Trying Tantric yoga techniques, even some basic ones, will give you an idea of how powerful this practice can be.
Understanding Tantra Yoga
The theory of Tantra yoga is that partners release the intense energy of Kundalini. This energy is coiled deep within our body and moves up through the chakra zones to awaken the mind and spirit, achieving enlightenment.
Tantric yoga is associated with sexuality because the energy has to build within the first and second chakras. The first chakra, known as Mulandhara, is located at the base of the spine, and represents our foundation and connection to the earth. The second chakra, Svadishthana, is housed within our genitals, and helps us connect to others through emotion and desire.
Tantra means "expansion." Through the practice of spiritual energy and sensuality, a yogi removes physical boundaries in order to reach a greater awareness or consciousness. You can perform Tantric yoga techniques with a lover, a sibling, a friend, or a child, because the true intent of Tantra is not the expectation of sex, but rather the sharing of souls to honor a higher level of being. When you dedicate your focus on another, you recognize the divine within that individual, and within yourself.
Is there a sexual component to Tantra? Yes, lovers can experience a completely different level of the practice if their intent is to explore their desire on a more emotional plane. The Kama Sutra was developed for this journey. However, it surprises many when they realize the Tantric yoga interaction they have with their partner has nothing to do with coitus or even foreplay. Nevertheless, the sharing of sexual energy between adults can be a wonderful benefit to the practice.
As with any yoga method, there are many philosophies. Here are some books you may find helpful in your quest to understand Tantric yoga techniques and theory:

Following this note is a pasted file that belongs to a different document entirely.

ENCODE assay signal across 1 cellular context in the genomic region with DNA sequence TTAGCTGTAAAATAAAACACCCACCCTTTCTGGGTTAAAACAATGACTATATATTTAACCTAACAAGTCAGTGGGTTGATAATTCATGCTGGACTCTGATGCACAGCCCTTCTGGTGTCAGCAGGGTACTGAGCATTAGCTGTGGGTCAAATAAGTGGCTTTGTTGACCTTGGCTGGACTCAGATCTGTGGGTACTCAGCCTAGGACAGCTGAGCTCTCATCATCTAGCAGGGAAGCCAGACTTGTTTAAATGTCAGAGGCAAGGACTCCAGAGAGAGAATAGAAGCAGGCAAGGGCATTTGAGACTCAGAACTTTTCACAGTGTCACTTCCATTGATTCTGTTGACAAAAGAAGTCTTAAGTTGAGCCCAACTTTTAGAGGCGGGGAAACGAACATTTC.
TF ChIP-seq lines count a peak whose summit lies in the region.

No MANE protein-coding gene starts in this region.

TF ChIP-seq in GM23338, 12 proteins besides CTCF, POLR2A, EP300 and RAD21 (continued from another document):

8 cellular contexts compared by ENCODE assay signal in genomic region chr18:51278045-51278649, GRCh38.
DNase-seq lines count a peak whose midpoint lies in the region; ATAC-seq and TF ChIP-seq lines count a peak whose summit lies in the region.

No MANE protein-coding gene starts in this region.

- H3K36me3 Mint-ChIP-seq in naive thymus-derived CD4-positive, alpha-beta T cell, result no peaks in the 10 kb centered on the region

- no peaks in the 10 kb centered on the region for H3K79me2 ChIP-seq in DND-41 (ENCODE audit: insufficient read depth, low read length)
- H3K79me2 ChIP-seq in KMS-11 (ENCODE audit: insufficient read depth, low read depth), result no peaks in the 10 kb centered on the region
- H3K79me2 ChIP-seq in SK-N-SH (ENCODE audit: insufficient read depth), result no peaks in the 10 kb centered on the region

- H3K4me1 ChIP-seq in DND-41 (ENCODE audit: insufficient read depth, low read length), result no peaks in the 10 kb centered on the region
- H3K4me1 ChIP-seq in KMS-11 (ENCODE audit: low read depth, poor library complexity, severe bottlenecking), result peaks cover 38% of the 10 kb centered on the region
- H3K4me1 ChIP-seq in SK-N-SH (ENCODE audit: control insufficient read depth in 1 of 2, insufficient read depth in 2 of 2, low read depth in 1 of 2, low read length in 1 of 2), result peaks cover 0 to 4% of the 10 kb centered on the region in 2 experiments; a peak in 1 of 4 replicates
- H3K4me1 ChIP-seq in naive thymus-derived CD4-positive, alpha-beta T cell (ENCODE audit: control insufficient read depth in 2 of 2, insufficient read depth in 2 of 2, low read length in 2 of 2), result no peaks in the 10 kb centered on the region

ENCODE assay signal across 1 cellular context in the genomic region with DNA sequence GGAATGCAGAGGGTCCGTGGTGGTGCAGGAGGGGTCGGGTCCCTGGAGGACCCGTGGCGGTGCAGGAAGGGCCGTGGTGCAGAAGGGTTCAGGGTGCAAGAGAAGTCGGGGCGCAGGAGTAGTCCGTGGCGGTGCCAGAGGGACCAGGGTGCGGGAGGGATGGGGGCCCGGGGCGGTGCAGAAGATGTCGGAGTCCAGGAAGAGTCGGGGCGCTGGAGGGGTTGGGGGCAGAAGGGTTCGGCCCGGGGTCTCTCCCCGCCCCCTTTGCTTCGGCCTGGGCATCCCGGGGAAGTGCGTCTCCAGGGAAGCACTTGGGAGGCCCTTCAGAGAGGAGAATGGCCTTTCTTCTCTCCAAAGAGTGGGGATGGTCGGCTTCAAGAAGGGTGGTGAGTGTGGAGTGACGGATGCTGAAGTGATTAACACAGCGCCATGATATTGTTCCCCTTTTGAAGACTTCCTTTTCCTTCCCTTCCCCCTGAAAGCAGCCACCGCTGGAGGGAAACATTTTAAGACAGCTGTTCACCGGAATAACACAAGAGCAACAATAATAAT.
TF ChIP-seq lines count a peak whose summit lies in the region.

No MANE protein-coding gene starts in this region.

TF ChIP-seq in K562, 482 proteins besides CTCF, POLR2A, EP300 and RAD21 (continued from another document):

- Yoga Spandakarika: The Sacred Texts at the Origins of Tantra by Daniel Odier
- Introduction to Tantra : The Transformation of Desire by Lama Yeshe, Jonathan Landaw, and Phillip Glass
- Kundalini Tantra by Swami Satyananda Saraswati
Tantric Yoga Techniques to Try
There are a number of Tantric yoga techniques you can perform alone, with a partner, or simply as a moment of reconnection with another person. Again, keep in mind that while the true purpose of Tantra yoga is not for basal sex, some of these methods may have a sexual component to them.
- Basic Pelvic Tilt - Watch this video clip for a demonstration of the Pelvic Tilt, which is a way to release vibrant energy in the lower chakra centers for overall wellbeing. Instructor Julie Tindall provides a standing example, but you can also do it while laying down.
- Sharing Tantric Breath - Also known as the Breath of Tantric Love, instructors Lokita and Steve Carter show the technique in this clip.
- Sat Kriya - This Tantric yoga technique increases the vibration at the source of Kundalini energy and is said to enhance male power. For an explanation and pictorial, view this page from Anmol Mehta, a yoga and meditation master.
- Kundalini Chair Pose - Another offering from Mehta is this pose to strengthen the lower body and improve male virility.
- Pelvic Release Yoni - This is a method for sexual healing.
- Erotic Massage - There are a number of methods for erotic massage. The New School for Erotic Touch offers helps you explore them.
Lovers may also want to practice yoga together, but more intimately. Many yoga postures can be done side-by-side, over one another, or back-to-back for an increased connection. Our article on Partner Yoga Poses has additional ideas for you to try.
More on Tantra Yoga
To learn more about Tantric yoga techniques, use these resources:
- Find instructional DVDs and information on workshops from the Lokita and Steve Carter's Institute for Ecstatic Living.
- Consider taking a workshop with Tantra instructor Julia Tindall.
- Another source for tantric education is Margo Anand, who has a number of DVDs and workshops for partners to try.
- Pala Copeland and Al Link offer a variety of workshops in Tantra and Kama Sutra.